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Finishing beech and mahogany ?

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Anonymous

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Ok i need to find a finish that i can use on both beech and mahogany because these to woods are laminated on top of each other.The finish i am lookin for is something in a very light colour i have no experience with finishing so far. So i am lookin for advice on what you have used or what you know is good :D .
 

Keystone

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Mike

Depends on what you plan on using the item for. I almost always suggest a shellac. A Garnet or Amber would really look nice. If you need a harder surface, it can always be top coated with poly.
 
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Anonymous

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Oh sorry i forgot to say that it is for my G.C.S.E Resistant materials project i am building a decrotive table light and the wood section holds the light housing.So all i want is it to look good. :D :D
 
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Anonymous

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School thing in the uk that you do :) But it don't matter all you need to know is that these woods will be for a decrotive part of my lighting construction. :)
 
A

Anonymous

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Mike,

I think Keystone's right; try wiping on blonde, de-waxed shellac if you want a light finish. Liberon sell it all ready mixed up as "Special Pale French Polish". Use a cotton cloth and wipe it on with the grain. Don't scrub it; just put it on to the wood like you were landing an aeroplane on the surface and then taking off again at the end. By the time you've finished one coat, the area where you started will probably be able to take another. This is light coats BTW, don't drip it on. Let it dry for a couple of hours, and then lightly rub it back with fine abrasive (320-400 grit) or grey webrax (or equivalent) is good for shaped stuff. It's worth wiping down with a tack cloth to get rid of the abraded residue. Then wipe on another coat as before, and so on until you've got the finish you want. With careful rubbing back and wiping of coats you can get a very shiny finish, or you can rub it down again and apply wax, or anything really. Shellac's a very forgiving finish, and pretty hard to really screw up. If you do, you can wipe it down with meths and start again, of so I believe. I haven't managed to make a mess of it yet. Try it on a bit of scrap and experiment. Yell if you need any clarification, and bear in mind I'm no expert and this is just the way I do it. Try it, you'll like it. :wink:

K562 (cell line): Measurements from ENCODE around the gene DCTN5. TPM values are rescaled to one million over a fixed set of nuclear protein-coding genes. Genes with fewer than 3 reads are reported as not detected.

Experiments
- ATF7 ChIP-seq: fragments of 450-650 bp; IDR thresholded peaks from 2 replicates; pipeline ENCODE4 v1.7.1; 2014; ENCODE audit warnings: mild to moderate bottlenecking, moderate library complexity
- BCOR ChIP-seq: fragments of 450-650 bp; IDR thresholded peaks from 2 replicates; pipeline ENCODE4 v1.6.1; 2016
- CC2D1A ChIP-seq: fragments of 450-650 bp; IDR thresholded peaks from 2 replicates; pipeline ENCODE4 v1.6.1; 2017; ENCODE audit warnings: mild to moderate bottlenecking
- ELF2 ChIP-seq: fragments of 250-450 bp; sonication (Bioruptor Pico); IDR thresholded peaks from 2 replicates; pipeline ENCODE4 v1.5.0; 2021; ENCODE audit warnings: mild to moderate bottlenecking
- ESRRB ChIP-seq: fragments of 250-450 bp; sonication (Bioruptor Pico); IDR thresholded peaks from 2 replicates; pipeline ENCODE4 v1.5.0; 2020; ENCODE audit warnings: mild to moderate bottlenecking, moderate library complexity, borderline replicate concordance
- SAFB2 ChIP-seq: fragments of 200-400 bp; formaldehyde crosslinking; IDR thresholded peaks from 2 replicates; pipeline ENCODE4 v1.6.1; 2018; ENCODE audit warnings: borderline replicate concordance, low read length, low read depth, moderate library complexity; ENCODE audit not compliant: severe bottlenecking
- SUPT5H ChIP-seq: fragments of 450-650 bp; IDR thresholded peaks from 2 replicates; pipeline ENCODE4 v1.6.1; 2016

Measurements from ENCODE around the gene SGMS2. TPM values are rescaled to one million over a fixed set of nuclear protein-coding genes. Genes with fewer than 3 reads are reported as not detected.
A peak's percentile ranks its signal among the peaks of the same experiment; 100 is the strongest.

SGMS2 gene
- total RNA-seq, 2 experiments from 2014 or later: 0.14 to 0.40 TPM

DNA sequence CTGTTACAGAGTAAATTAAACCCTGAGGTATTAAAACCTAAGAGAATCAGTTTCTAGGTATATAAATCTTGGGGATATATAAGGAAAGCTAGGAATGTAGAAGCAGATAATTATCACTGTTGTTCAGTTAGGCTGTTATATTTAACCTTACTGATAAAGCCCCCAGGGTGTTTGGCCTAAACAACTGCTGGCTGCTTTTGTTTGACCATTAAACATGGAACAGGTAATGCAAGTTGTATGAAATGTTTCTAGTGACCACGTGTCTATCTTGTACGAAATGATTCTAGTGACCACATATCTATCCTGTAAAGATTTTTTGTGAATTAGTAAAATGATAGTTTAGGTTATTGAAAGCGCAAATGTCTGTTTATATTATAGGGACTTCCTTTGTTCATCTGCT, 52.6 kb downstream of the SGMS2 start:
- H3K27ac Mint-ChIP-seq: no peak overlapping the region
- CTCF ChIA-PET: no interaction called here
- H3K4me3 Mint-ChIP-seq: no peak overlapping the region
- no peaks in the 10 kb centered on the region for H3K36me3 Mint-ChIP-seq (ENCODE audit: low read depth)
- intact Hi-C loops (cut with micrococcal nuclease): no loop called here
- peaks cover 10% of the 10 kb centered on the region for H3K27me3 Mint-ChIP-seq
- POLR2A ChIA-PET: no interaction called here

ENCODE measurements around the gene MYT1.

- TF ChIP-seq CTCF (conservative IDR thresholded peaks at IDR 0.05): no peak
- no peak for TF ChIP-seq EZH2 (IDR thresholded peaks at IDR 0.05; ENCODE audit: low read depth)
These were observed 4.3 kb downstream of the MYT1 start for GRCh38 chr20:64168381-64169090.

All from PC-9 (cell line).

Cheers, Jester
 

bobthejoiner

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Hello,
Try Danish oil or Antique oil both very easy to apply let each coat dry and then buff up. simple, the job not you :D
Cheers BTJ
 
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Anonymous

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Speaking from experience, I would say that an oil finish (either danish or liberon finishing) would be your best option. If you use any sort of varnish or shellac (anysurface finish for that matter) in a school, you can guarantee that as soon as you leave the room, some :twisted: fool :twisted: is goint to put their fingers all over your work. At least with oil, you can buff finger-prints out :D